High Shipping Costs Are Here to Stay, Says Bloomberg
By Henry Ren (Bloomberg) Stubbornly high shipping expenses for businesses are getting sealed into contracts for the next 12 months, forcing companies to pass the extra costs on to consumers....
By Alaric Nightingale and Naomi Christie
(Bloomberg) — A measure of shipping costs for commodities had its biggest two-day gain in almost seven years amid speculation Chinese iron ore purchasing is eroding the supply of vessels to collect the raw material from Brazil.
The Baltic Dry Index rose 18 percent on Thursday and Friday, the most for two days since Feb. 2009, according to the Baltic Exchange in London. Charter costs for Capesize ships that take iron ore to China from Brazil rose by 16 percent to $14.59 a ton.
Shipping costs stayed in a slump for most of this year amid speculation that slowing economic growth in China was sapping its demand for raw materials that provide the bulk of cargoes for owners. Even so, the country still imported an average of 76.67 million metric tons of iron ore a month this year, more than any other nation and little changed from the corresponding period in 2014.
“There’s a misunderstanding among investors that China isn’t buying iron ore: it is,” Jeffrey Landsberg, the managing director of Commodore Research in New York, said by phone. “China is still buying every single ton that global miners want to sell.”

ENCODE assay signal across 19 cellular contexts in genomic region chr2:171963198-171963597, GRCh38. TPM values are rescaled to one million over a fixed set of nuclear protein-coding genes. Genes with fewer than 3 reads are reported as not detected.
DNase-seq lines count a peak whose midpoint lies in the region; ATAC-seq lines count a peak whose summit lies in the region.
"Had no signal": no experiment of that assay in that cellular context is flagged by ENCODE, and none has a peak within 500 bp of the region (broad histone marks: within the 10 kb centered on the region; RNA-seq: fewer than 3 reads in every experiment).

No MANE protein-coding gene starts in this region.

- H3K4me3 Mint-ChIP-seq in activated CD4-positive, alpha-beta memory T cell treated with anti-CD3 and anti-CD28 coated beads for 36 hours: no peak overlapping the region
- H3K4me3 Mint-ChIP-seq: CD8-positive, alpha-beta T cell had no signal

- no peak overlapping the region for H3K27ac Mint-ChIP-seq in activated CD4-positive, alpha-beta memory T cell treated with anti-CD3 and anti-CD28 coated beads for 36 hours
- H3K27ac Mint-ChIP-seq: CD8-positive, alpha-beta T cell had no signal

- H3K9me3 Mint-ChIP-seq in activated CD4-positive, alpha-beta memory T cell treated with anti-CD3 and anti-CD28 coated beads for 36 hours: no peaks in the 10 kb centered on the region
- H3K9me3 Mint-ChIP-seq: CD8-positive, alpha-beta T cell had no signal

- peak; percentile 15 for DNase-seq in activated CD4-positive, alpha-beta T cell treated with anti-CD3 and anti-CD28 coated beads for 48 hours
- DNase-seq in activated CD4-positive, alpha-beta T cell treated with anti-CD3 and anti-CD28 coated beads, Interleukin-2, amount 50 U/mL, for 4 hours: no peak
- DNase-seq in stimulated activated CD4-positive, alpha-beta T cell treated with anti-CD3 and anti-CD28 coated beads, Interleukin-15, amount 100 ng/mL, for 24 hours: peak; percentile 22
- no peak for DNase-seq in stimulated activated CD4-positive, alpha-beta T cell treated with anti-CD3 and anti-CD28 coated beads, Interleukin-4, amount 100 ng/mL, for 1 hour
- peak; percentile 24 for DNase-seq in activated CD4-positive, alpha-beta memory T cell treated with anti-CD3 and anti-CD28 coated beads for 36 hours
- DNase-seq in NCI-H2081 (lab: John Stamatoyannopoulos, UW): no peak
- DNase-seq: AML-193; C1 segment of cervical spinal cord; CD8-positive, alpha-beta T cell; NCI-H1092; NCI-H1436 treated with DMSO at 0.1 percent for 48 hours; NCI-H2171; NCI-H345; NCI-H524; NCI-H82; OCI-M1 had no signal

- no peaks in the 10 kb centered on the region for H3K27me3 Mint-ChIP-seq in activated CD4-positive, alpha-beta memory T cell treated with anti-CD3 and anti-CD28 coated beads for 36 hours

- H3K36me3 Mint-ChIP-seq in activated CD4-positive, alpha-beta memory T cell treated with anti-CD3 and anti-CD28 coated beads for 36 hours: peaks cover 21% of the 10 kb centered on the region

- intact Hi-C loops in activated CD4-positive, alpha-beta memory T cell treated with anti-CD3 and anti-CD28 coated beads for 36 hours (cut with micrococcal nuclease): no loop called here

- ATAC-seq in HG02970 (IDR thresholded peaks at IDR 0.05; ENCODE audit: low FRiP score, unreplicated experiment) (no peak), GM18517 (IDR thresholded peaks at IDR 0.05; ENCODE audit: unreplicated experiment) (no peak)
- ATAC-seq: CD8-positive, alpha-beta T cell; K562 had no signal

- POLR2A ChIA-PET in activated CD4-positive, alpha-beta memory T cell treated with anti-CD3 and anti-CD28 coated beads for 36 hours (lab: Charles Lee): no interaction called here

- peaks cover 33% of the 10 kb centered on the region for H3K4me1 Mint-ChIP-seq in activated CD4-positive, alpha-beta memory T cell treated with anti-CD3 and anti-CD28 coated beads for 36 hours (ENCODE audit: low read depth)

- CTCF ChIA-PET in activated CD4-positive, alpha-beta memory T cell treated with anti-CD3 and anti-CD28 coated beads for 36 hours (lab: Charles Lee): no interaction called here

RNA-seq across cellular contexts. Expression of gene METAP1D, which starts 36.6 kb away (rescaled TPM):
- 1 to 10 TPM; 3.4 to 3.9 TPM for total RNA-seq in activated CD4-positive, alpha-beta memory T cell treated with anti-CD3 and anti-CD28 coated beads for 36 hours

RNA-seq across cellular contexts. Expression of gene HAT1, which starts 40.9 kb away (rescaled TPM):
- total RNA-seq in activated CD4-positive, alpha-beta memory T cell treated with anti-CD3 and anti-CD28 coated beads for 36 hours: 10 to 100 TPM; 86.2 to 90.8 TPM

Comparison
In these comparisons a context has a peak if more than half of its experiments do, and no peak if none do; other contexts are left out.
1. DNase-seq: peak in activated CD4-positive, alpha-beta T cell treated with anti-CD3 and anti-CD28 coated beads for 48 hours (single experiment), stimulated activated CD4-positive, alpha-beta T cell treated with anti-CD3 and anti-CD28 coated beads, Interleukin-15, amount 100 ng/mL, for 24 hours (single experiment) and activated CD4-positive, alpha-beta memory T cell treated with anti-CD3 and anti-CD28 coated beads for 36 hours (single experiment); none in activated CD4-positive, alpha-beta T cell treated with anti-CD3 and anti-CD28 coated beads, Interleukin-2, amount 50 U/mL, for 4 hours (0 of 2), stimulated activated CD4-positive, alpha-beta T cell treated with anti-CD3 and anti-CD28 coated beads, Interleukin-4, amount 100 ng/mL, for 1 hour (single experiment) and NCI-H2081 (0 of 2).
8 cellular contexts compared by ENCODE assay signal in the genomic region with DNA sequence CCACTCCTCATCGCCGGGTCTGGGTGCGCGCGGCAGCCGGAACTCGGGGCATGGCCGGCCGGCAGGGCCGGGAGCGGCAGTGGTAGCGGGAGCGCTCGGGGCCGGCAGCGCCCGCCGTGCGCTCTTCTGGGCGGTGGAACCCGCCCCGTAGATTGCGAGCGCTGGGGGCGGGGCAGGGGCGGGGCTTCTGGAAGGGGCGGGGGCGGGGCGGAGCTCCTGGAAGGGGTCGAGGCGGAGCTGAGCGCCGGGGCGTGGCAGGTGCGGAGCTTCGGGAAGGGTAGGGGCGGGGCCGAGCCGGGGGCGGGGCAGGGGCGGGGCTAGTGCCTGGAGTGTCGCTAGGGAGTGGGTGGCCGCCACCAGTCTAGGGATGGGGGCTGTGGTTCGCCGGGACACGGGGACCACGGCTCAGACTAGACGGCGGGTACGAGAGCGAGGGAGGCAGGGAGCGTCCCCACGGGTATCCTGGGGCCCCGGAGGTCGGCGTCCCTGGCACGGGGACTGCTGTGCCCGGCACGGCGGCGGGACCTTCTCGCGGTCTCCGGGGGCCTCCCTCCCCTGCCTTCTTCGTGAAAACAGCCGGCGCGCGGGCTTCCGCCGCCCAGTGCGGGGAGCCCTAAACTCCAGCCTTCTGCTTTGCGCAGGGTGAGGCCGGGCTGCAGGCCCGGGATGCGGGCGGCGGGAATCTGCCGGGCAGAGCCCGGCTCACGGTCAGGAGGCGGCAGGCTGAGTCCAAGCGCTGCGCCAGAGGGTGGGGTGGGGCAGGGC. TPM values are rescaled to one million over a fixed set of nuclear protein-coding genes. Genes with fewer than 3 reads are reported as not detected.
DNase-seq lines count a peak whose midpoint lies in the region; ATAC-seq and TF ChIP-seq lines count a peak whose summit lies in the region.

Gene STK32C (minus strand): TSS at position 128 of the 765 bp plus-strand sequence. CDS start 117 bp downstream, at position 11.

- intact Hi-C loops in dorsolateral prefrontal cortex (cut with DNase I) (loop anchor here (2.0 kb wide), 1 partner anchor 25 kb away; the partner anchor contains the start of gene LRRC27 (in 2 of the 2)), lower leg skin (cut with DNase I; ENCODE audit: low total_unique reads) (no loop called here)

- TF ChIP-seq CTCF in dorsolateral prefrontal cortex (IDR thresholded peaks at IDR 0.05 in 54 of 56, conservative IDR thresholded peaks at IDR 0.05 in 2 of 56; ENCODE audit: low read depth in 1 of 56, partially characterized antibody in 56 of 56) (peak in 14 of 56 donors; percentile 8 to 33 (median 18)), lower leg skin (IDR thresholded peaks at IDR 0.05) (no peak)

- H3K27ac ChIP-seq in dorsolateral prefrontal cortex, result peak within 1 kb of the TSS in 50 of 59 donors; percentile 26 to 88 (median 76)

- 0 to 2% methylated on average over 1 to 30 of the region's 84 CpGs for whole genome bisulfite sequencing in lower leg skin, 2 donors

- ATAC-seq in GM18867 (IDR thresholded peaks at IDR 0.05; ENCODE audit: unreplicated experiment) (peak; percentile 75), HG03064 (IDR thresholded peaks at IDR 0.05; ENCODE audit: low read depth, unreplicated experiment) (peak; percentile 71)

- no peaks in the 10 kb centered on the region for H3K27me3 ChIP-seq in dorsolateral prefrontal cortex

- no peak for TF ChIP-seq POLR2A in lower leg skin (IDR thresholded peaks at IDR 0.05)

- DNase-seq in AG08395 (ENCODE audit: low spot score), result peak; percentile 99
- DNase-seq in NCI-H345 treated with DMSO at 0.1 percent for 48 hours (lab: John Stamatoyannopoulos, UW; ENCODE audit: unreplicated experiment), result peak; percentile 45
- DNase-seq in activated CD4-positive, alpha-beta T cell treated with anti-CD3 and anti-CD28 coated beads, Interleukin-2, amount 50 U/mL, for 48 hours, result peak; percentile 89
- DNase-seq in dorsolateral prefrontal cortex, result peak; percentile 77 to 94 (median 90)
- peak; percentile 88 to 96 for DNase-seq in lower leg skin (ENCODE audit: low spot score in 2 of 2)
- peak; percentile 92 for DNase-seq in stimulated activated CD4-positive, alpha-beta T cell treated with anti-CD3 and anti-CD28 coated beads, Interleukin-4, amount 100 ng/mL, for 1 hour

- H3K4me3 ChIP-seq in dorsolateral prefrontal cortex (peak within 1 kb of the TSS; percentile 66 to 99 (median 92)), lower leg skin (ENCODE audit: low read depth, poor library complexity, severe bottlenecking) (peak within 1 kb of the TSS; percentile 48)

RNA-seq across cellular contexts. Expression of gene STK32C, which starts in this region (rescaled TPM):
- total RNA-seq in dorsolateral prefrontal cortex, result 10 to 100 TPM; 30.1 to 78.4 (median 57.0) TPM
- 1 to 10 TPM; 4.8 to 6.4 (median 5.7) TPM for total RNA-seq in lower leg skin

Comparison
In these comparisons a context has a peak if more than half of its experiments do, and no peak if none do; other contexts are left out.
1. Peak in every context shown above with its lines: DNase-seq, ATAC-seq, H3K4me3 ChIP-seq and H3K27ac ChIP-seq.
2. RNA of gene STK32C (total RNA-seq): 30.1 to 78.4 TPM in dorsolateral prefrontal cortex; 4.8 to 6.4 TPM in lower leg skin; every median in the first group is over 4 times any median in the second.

Day rates for Capesize ships jumped, as did derivatives that traders use to bet on, or hedge, future shipping prices.
The vessels are earning $13,563 and $14,658 a day, two rates for the carriers published by the Baltic Exchange show. They were earning $7,179 and $8,288 a day respectively at the end of last month.
Derivatives called Forward Freight Agreements gained 6.7 percent to $15,900 a day for October contracts, according to data from Clarkson Securities Ltd., a unit of the world’s biggest shipbroker.
While Australia is a bigger iron ore exporter than Brazil, shipments from the Latin America are no less important because of the distance involved in exporting to Asia, the biggest source of demand. A voyage to China and back from the Latin America takes about three months, occupying vessels about three times longer than for a comparable cargo from Australia.
©2015 Bloomberg News
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